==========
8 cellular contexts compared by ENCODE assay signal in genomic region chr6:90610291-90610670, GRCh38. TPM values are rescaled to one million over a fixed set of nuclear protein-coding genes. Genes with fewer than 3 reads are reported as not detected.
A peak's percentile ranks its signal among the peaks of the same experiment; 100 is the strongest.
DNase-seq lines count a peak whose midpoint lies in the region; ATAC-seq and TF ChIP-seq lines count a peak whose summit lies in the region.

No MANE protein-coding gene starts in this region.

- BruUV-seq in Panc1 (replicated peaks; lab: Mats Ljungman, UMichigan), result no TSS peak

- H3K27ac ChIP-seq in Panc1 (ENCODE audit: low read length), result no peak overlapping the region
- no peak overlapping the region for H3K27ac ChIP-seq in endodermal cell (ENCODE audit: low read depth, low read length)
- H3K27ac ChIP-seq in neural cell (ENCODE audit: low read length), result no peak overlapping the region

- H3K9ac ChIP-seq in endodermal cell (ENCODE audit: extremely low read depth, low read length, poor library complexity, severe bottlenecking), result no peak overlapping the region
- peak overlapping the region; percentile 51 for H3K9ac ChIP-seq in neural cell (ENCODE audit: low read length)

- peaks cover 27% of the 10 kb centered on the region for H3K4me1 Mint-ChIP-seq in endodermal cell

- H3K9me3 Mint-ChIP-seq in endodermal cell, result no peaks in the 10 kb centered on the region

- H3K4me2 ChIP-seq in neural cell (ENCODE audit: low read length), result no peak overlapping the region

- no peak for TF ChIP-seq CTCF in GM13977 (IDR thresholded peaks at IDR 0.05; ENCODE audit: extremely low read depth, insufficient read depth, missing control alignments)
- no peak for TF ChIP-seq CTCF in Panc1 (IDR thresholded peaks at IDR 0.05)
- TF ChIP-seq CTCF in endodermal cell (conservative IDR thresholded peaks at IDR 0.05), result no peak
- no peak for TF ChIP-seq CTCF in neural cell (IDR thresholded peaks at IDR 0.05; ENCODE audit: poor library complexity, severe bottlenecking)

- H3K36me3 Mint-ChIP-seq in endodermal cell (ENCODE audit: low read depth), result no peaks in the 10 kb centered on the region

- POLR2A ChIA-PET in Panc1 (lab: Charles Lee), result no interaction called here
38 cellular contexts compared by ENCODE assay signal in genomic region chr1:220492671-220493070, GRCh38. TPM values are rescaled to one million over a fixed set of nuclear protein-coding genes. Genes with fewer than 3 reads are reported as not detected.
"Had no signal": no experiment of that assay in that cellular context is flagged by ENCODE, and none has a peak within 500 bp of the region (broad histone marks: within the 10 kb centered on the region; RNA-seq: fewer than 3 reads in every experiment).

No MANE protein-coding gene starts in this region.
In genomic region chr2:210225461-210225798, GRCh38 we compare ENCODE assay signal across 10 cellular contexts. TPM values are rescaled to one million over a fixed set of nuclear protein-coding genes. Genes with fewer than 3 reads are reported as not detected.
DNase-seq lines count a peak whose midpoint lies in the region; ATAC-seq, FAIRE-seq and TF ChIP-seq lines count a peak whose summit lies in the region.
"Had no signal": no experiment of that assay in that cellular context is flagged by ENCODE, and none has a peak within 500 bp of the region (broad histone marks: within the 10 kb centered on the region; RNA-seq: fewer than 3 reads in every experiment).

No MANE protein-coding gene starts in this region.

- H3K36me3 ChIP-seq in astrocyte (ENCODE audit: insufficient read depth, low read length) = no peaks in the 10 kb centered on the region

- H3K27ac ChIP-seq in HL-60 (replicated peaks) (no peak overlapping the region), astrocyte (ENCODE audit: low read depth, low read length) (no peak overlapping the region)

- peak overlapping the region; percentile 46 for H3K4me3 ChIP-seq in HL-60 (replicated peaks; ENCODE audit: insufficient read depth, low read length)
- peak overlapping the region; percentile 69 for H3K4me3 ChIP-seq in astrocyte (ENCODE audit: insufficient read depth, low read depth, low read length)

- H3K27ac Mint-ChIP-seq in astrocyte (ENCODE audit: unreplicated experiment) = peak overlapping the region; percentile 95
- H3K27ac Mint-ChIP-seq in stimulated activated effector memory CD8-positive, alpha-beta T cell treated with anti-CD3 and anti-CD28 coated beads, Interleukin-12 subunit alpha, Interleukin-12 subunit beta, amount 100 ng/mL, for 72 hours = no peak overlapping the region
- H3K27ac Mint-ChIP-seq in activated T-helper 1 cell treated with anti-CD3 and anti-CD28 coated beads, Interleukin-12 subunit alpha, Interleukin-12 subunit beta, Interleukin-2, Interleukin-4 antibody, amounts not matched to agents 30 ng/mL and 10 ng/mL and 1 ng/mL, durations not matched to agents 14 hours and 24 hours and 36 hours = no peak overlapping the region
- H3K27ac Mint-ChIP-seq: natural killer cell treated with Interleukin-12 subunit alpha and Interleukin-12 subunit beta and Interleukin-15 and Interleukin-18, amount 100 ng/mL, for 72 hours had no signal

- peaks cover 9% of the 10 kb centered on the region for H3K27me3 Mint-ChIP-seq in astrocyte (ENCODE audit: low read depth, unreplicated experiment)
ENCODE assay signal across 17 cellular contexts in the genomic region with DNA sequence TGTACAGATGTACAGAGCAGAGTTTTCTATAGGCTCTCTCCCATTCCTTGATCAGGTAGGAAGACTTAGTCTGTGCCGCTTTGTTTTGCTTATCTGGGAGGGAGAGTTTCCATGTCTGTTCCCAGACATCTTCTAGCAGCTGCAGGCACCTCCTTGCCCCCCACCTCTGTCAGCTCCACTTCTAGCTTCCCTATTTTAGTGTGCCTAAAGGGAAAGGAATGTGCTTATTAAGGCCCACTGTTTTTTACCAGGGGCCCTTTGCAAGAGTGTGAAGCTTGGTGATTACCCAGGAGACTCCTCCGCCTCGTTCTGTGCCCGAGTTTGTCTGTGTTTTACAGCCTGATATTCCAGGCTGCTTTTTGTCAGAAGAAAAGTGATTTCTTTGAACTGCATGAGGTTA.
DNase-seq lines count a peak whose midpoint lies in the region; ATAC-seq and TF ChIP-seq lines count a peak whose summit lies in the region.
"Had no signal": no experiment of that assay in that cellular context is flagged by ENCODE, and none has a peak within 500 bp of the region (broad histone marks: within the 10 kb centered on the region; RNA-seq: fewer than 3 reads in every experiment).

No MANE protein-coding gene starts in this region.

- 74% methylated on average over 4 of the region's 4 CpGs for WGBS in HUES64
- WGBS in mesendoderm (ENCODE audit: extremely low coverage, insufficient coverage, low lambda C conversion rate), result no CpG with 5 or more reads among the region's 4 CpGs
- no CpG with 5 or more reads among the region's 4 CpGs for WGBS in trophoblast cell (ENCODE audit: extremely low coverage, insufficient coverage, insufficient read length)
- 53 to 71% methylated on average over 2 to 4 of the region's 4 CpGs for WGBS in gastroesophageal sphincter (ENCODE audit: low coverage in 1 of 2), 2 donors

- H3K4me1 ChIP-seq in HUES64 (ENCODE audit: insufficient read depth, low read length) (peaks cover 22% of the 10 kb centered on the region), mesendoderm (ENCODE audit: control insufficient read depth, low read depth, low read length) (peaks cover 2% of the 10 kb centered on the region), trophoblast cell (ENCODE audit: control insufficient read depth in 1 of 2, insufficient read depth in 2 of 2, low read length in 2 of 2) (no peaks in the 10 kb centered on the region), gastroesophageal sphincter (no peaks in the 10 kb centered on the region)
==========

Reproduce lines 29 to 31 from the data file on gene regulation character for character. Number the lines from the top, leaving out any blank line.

- peak overlapping the region; percentile 46 for H3K4me3 ChIP-seq in HL-60 (replicated peaks; ENCODE audit: insufficient read depth, low read length)
- peak overlapping the region; percentile 69 for H3K4me3 ChIP-seq in astrocyte (ENCODE audit: insufficient read depth, low read depth, low read length)

- H3K27ac Mint-ChIP-seq in astrocyte (ENCODE audit: unreplicated experiment) = peak overlapping the region; percentile 95